QUiLLE – Québec-Labrador Lithospheric Experiment

Université du Québec à Montréal, Montréal, Québec
What the facility does

Real-time acquisition of broad-band seismic data

Area(s) of Expertise

The QUiLLE (Québec-Labrador Lithospheric Experiment) network is a network of 8 broadband seismograph stations situated in Nunavik (northern Québec) and Labrador. These seismographs carry out continuous monitoring of earthquake activity, both across the region covered by the network and worldwide (the latter for sufficiently large earthquakes). The data are transmitted in real time to the data archiving centre at the Geological Survey of Canada, from where they are accessible to all researchers worldwide. This new seismic network fills a significant gap in seismic data coverage in eastern Canada; this is also a region in which knowledge of geology/tectonics is relatively sparse compared to many other parts of Canada. The installations in Labrador are the first broadband seismographs in this part of the province.

The regional seismic data are used for monitoring of seismicity and therefore contribute to the study of seismic hazard in eastern Canada. However, the principal target for the UQAM researchers is to assemble a data set of large global earthquakes, which will be used for studies of the geophysical structure of the crust and mantle. The resulting models will improve knowledge of the evolution of continents and the formation of the Canadian Shield.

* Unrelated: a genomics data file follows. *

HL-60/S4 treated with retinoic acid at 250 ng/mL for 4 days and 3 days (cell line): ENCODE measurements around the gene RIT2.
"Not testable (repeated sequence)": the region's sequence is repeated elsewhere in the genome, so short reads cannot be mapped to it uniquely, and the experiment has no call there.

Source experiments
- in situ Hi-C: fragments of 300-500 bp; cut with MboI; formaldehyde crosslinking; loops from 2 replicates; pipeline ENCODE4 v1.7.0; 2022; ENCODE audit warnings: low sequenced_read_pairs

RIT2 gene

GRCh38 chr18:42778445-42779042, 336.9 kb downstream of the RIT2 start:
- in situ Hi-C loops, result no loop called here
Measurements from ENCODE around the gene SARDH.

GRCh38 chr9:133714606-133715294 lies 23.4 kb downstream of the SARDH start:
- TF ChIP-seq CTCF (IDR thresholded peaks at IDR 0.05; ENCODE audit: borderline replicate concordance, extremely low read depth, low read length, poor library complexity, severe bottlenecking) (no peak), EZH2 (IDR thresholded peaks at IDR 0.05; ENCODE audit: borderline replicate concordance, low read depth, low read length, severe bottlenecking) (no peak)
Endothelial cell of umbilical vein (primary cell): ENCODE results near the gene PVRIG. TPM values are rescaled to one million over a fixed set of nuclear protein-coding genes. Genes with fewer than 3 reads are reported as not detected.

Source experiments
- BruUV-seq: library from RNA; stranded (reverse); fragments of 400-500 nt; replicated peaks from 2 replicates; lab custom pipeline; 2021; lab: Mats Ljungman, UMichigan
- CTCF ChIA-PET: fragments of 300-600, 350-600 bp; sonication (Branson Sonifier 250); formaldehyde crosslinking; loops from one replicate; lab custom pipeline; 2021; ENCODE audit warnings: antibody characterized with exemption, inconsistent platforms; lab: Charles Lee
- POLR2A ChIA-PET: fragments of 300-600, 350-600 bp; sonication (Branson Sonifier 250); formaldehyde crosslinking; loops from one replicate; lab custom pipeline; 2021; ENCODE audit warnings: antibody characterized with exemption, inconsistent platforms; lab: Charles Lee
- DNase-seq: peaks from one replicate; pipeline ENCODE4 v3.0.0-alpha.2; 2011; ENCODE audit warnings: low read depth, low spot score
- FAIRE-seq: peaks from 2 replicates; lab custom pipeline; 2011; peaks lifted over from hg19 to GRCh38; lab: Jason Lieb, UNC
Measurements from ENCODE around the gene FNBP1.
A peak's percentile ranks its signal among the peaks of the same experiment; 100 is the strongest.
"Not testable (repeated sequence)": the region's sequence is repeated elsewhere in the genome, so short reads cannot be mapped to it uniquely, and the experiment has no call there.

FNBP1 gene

Research Services

Real-time broadband seismic data for research into seismicity and Earth structure

Sectors of Application
  • Education
  • Mining, minerals and metals

Name of specialized lab

Name of equipment

Description of function

QUiLLE Network

8 seismograph stations including: broadband seismometer, data acquisition system (digitizer), solar panels + batteries, radio transmitter and receiver, plus communications equipment for transmitting the data over the Internet

Passive system to record ground motion, including ambient noise, regional earthquakes and large worldwide earthquakes. The resulting data are transmitted in real time via Internet connection.

  • Geological Survey of Canada